Bilayered Extracellular Matrix Derived Scaffolds with Anisotropic Pore Architecture Guide Tissue Organization During Osteochondral Defect Repair

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Acta Biomater. 2022 Mar 9:S1742-7061(22)00140-4. doi: 10.1016/j.actbio.2022.03.009. Online ahead of print.

ABSTRACT

While some clinical advances in cartilage repair have occurred, osteochondral (OC) defect repair remains a significant challenge, with current scaffold-based approaches failing to recapitulate the complex, hierarchical structure of native AC. To address this need, we fabricated bilayered extracellular matrix (ECM)-derived scaffolds with aligned pore architectures. By modifying the freeze-drying kinetics and controlling the direction of heat transfer during freezing, it was possible to produce anisotropic scaffolds with larger pores which supported homogenous cellular infiltration and improved sulfated glycosaminoglycan deposition. Neo-tissue organization in vitro could also be controlled by altering scaffold pore architecture, with collagen fibres aligning parallel to the long-axis of the pores within scaffolds containing aligned pore networks. Furthermore, we used in vitro and in vivo assays to demonstrate that AC and bone ECM derived scaffolds could preferentially direct the differentiation of mesenchymal stromal cells (MSCs) towards either a chondrogenic or osteogenic lineage respectively, enabling the development of bilayered ECM scaffolds capable of spatially supporting unique tissue phenotypes. Finally, we implanted these scaffolds into a large animal model of OC defect repair. After 6 months in vivo, scaffold implantation was found to improve cartilage matrix deposition, with collagen fibres preferentially aligning parallel to the long axis of the scaffold pores, resulting in a repair tissue that structurally and compositionally was more hyaline-like in nature. These results demonstrate how scaffold architecture and composition can be spatially modulated to direct the regeneration of complex interfaces such as the osteochondral unit, enabling their use as cell-free, off-the-shelf implants for joint regeneration. ` STATEMENT OF SIGNIFICANCE: The architecture of the extracellular matrix, while integral to tissue function, is often neglected in the design and evaluation of regenerative biomaterials. In this study we developed bilayered scaffold for osteochondral defect repair that combines tissue-specific extracellular matrix (ECM)-derived biomaterials to spatially direct stem/progenitor cell differentiation, with a tailored pore microarchitecture to promote the development of a repair tissue that recapitulates the hierarchical structure of native AC. The use of this bilayered scaffold resulted in improved tissue repair outcomes in a large animal model, specifically the ability to guide neo-tissue organization and therefore recapitulate key aspects of the zonal structure of native articular cartilage. These bilayer scaffolds have the potential to become a new therapeutic option for osteochondral defect repair.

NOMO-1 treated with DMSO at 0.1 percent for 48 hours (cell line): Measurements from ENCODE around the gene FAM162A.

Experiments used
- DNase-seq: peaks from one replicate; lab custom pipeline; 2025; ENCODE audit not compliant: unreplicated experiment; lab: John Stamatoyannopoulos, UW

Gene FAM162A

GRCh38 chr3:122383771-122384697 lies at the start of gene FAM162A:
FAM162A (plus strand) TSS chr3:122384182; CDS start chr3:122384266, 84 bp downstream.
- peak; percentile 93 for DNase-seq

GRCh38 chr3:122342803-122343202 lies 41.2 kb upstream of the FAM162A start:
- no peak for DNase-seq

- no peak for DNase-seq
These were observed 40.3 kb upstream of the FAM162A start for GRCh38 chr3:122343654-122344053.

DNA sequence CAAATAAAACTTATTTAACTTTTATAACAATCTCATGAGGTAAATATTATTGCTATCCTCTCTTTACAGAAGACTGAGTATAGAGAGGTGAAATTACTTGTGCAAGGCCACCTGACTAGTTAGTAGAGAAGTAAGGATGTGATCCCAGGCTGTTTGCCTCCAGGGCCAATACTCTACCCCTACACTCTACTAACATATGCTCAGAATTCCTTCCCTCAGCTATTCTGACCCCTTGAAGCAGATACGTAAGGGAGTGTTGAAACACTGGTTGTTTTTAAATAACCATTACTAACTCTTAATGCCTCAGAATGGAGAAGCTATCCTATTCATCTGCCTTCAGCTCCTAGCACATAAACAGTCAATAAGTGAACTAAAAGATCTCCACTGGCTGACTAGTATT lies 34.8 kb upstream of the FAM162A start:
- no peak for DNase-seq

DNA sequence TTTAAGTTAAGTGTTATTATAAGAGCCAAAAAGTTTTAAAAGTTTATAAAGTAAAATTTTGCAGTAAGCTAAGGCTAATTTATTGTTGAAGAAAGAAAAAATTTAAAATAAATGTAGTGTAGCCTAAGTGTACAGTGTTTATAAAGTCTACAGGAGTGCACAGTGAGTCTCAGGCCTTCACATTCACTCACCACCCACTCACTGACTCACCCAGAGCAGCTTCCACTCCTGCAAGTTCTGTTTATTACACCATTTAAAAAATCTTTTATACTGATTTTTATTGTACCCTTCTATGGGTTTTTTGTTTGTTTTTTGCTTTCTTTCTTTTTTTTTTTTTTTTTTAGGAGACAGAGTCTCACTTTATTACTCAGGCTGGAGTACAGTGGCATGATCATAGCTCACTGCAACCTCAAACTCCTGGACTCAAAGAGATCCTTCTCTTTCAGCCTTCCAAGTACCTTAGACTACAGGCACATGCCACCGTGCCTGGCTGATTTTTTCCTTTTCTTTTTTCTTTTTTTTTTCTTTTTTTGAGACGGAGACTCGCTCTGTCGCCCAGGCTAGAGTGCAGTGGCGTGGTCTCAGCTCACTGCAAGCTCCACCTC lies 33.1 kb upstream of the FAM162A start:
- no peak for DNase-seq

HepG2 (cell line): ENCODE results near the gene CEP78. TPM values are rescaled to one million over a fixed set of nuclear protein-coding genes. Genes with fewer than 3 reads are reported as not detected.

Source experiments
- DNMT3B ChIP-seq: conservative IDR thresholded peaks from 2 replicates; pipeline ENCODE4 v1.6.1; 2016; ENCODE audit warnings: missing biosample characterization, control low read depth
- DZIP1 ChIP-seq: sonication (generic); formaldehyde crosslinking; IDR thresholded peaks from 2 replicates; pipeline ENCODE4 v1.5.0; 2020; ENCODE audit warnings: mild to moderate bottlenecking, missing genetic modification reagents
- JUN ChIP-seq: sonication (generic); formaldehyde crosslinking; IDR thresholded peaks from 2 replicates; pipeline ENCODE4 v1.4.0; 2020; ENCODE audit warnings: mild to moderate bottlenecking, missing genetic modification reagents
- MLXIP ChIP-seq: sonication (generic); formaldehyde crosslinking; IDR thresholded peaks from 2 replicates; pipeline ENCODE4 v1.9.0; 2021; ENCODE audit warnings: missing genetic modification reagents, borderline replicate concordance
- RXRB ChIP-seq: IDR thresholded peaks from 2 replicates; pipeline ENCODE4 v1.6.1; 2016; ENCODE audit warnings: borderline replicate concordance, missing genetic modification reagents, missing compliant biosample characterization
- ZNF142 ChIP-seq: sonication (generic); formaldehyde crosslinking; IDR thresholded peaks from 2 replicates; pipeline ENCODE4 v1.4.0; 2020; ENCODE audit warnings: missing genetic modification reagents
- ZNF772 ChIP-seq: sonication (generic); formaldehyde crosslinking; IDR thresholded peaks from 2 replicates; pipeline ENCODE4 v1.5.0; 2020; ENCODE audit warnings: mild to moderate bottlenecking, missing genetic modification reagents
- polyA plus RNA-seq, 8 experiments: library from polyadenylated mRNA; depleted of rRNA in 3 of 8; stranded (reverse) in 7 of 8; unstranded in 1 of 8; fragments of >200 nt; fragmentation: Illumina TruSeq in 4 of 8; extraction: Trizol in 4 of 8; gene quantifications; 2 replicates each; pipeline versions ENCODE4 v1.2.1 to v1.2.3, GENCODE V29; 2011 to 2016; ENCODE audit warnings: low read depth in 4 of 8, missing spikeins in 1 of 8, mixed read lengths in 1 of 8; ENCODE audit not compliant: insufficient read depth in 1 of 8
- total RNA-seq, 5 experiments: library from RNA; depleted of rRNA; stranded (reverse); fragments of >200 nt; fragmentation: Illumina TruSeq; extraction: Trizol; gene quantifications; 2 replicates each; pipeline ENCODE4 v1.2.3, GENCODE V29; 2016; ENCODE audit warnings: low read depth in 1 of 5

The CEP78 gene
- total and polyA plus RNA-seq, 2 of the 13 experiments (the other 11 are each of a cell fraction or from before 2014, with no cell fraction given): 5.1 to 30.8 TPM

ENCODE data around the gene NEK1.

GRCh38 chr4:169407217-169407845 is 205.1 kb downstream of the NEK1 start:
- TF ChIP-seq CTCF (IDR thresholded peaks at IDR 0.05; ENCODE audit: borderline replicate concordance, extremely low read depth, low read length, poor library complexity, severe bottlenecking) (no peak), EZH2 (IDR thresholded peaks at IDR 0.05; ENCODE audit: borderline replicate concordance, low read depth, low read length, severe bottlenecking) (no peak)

PMID:35278686 | DOI:10.1016/j.actbio.2022.03.009